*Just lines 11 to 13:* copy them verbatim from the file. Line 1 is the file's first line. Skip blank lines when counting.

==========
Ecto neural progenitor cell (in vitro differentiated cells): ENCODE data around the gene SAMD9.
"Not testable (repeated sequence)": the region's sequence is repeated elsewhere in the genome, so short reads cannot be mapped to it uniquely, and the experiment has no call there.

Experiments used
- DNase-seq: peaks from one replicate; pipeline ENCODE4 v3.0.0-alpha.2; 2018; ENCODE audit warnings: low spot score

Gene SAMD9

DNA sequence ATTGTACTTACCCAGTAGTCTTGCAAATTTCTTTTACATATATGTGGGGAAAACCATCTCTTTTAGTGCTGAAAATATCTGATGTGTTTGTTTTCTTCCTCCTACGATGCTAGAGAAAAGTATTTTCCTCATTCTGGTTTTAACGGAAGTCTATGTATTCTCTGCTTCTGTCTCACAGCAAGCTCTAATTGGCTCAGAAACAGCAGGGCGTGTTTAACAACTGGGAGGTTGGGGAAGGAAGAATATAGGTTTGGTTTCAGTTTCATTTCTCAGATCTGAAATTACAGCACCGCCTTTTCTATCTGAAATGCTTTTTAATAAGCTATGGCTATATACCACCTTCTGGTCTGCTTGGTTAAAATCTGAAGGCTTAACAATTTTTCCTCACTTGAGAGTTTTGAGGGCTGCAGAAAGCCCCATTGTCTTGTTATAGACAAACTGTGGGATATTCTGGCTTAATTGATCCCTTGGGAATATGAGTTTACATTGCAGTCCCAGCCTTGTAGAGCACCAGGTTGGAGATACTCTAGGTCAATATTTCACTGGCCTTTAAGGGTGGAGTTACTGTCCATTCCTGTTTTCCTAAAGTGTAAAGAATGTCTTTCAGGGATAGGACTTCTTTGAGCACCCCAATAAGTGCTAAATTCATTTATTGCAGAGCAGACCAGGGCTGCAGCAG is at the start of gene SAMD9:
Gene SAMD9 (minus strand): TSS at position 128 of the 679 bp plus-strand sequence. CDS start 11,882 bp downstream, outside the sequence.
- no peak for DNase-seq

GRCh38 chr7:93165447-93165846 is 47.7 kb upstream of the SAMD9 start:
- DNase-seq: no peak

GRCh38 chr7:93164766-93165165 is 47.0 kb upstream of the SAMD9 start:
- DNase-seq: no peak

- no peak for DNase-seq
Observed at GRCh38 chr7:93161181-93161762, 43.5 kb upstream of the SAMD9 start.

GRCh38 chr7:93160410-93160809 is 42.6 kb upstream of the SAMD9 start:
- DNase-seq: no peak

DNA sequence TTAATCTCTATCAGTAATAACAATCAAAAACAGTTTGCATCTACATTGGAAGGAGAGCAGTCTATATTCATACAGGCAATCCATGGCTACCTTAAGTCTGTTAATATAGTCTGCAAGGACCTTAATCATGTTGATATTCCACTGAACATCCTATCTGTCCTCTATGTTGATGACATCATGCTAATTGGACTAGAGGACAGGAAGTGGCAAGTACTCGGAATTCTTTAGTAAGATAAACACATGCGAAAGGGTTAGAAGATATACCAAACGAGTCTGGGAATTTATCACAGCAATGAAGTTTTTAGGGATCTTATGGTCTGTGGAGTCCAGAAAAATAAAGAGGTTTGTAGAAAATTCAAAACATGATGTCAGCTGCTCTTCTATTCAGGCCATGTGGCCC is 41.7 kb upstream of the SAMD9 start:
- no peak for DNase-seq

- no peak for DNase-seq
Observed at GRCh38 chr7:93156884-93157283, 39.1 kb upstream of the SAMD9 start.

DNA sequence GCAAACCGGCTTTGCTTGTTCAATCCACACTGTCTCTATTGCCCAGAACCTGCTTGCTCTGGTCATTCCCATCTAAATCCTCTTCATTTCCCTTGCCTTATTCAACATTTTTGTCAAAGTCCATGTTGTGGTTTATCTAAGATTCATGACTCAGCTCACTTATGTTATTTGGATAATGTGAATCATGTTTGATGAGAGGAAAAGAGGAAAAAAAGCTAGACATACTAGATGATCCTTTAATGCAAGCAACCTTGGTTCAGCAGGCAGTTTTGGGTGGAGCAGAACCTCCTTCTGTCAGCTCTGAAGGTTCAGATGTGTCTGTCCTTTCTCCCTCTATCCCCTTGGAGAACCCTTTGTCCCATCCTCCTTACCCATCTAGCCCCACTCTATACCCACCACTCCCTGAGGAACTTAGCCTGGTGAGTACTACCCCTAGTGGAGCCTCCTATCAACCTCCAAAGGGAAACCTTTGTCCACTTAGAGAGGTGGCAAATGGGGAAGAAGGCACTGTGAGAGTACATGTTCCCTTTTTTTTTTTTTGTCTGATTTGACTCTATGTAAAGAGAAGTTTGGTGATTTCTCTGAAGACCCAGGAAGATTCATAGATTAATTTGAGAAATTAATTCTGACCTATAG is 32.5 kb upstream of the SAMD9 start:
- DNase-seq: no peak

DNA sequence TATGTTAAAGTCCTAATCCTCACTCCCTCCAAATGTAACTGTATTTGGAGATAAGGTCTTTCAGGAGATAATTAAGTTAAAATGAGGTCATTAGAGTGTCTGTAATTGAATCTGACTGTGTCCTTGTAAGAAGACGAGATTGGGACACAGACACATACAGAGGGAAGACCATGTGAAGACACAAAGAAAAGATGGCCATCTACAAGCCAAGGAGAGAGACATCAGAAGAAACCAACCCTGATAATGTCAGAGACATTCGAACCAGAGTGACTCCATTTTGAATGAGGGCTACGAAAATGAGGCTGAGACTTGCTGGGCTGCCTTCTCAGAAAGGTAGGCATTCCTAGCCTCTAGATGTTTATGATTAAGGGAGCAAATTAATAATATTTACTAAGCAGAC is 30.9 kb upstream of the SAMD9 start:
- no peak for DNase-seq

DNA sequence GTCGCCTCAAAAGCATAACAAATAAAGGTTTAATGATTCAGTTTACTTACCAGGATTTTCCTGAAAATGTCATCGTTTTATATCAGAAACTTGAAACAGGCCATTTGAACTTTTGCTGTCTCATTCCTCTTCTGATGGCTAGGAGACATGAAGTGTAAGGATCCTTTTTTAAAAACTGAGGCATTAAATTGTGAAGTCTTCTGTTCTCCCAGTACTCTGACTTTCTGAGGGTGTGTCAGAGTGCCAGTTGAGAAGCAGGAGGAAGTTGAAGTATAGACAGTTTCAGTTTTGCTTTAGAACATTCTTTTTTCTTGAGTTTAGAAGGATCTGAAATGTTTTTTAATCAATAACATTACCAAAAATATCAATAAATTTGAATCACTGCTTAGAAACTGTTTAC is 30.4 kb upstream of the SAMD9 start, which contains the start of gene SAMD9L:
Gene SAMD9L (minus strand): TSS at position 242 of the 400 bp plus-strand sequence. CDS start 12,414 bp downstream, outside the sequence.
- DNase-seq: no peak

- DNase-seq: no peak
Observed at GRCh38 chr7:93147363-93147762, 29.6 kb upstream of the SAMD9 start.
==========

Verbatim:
GRCh38 chr7:93164766-93165165 is 47.0 kb upstream of the SAMD9 start:
- DNase-seq: no peak

- no peak for DNase-seq